My Prof says that Vol. I is "too easy" and that I should be looking at Goldstein. He refers to that book as the "Mechanics Bible." Is that book really worth it for mechanics?

I very much a agree. As a third-year student in a two-semester course that covered all of Goldstein, I made extensive use of the Mechanics volume. A "gem" indeed.

I am curious. Did you cover Goldstein in order? How many chapters did you cover in the first semester?
 
  • #7
dx
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Volume 5 on statistical physics should also be accessible to third year students.
 
  • #8
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My Prof says that Vol. I is "too easy" and that I should be looking at Goldstein. He refers to that book as the "Mechanics Bible." Is that book really worth it for mechanics?
Goldstein covers better adiabatic invariants, canonic transformations, maybe some other topics.
 
  • #9
dx
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I think both Goldstein and Landau are out of date for the more advanced topics such as canonical transformations etc. The treatments are clumsy and sometimes even wrong; it is better to use more modern textbooks like Arnold for these.
 
  • #10
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Goldstein covers better adiabatic invariants, canonic transformations, maybe some other topics.
Are these covered in Landau?

I think both Goldstein and Landau are out of date for the more advanced topics such as canonical transformations etc. The treatments are clumsy and sometimes even wrong; it is better to use more modern textbooks like Arnold for these.
Thanks dx, I'll keep it in mind. Is Arnold accessible to my level?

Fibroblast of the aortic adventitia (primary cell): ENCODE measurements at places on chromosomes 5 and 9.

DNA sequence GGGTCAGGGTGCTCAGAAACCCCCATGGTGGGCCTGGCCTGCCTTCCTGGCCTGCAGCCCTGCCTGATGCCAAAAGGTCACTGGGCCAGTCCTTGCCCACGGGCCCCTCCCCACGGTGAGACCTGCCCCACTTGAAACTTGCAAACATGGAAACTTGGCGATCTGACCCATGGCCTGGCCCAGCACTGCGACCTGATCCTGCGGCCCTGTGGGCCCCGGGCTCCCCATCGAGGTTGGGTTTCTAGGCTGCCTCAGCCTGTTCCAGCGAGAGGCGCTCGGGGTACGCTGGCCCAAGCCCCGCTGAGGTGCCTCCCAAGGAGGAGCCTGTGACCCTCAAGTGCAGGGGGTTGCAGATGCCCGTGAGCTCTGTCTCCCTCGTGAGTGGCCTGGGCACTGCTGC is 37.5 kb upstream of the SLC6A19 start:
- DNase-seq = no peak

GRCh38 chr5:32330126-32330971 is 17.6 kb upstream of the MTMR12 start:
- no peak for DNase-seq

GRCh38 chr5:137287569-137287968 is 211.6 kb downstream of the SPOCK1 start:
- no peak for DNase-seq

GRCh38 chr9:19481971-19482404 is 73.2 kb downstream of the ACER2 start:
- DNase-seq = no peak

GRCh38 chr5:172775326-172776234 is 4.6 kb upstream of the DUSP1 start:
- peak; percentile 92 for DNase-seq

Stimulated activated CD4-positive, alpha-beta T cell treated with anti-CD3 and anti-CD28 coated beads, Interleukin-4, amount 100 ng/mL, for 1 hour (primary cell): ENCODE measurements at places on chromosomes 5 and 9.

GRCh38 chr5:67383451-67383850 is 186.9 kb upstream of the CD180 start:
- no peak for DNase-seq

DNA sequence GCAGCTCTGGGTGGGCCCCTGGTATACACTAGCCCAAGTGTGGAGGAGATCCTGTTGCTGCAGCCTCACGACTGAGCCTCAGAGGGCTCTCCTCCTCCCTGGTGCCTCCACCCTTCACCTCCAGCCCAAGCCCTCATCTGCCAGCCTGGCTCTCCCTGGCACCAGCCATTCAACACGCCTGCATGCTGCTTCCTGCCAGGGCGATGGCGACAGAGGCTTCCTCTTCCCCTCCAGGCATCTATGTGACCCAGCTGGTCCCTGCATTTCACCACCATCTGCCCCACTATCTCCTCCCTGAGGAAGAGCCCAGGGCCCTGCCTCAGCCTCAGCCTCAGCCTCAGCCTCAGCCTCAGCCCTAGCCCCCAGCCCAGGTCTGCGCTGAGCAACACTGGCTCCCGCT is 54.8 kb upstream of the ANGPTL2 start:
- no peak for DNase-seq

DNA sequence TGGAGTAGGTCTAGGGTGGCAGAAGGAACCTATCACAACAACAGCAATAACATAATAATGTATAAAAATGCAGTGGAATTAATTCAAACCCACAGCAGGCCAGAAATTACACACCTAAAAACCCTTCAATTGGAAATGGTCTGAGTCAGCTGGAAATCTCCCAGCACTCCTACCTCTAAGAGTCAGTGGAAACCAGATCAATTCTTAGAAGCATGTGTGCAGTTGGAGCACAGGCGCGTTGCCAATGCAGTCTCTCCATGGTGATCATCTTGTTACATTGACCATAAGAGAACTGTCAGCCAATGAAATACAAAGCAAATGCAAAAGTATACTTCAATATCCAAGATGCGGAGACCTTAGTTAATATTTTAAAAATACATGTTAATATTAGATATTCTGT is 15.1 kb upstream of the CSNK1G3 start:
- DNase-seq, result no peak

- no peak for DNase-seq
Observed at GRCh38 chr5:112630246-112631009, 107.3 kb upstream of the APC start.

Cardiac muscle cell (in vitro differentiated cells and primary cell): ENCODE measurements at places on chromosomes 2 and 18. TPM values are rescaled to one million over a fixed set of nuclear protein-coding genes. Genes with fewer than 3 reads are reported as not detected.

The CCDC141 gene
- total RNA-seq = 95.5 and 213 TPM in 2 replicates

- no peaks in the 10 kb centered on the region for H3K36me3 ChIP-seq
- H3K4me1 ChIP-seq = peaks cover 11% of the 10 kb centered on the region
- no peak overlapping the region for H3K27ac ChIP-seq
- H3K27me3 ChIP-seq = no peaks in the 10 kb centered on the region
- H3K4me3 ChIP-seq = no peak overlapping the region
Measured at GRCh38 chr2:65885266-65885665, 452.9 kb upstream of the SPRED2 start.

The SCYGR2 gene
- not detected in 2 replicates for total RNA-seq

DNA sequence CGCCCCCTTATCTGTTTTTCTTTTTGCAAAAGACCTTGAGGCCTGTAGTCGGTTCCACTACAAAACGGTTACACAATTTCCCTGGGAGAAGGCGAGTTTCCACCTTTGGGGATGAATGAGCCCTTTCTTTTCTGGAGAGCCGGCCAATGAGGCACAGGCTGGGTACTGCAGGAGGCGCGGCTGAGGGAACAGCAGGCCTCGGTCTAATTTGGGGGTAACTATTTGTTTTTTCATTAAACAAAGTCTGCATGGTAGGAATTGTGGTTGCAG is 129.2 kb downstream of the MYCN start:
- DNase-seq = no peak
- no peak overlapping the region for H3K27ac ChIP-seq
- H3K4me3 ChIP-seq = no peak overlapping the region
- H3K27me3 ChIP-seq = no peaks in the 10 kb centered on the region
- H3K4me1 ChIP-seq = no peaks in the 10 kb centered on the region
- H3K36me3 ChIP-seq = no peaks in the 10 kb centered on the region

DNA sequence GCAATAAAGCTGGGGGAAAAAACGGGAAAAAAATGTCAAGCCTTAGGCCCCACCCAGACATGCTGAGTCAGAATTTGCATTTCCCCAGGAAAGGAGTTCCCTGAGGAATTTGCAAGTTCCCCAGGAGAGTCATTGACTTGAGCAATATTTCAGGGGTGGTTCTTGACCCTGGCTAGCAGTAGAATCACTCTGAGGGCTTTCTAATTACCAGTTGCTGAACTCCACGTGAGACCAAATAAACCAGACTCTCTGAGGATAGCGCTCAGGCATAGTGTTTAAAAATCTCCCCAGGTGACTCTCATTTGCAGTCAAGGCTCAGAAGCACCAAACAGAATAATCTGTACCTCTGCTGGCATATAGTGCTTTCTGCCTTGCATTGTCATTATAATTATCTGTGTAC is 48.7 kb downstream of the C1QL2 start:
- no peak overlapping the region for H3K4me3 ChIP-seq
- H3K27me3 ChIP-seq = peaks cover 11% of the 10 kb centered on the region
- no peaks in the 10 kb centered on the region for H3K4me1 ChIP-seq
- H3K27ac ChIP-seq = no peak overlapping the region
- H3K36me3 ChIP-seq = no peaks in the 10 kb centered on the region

I disagree that the books are graduate level per se. Of course it depends on the person and on the country/university, but the first three volumes (which I know) should all be readable by a third-year (undergraduate) student. We used The Classical Theory of Fields in a third year course called Classical Field Theory, and I liked it very much.

The only cons in my opinion are the typesetting, the non-rigorousness of some of the used math, and sometimes a bit old-fashioned view. But they contain a LOT of fantastic material, which you'll hardly find anywhere else.
What material is in Landau that I couldn't find elsewhere?
 
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  • #11
George Jones
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I am curious. Did you cover Goldstein in order? How many chapters did you cover in the first semester?

With a couple of exceptions, we covered the second edition (1980) of Goldstein in order in two in 12-week semesters. Instead of Chapter 7 on special relativity, my prof, a relativist, gave his own (largely coordinate-free) treatment. My prof gave our class a choice: cover chapter 11 on canonical perturbation theory, or cover a special topic, spinors. We chose spinors. Chapter 7 of the second edition was the dividing line, but I can't remember whether we covered special relativity at the end of the first semester or at the start of the second.
I think both Goldstein and Landau are out of date for the more advanced topics such as canonical transformations etc. The treatments are clumsy and sometimes even wrong; it is better to use more modern textbooks like Arnold for these.

Arnold is certainly a classic, but, as a Springer yellow and white, I don't think that is appropriate for self-study for most third-year physics students wanting to learn classical mechanics. For self-study, Classical Dynamics: A Contemporary Approach by Jose and Saletan might be a nice compromise between a modern approach and accessibility.

https://www.amazon.com/dp/0521636361/?tag=pfamazon01-20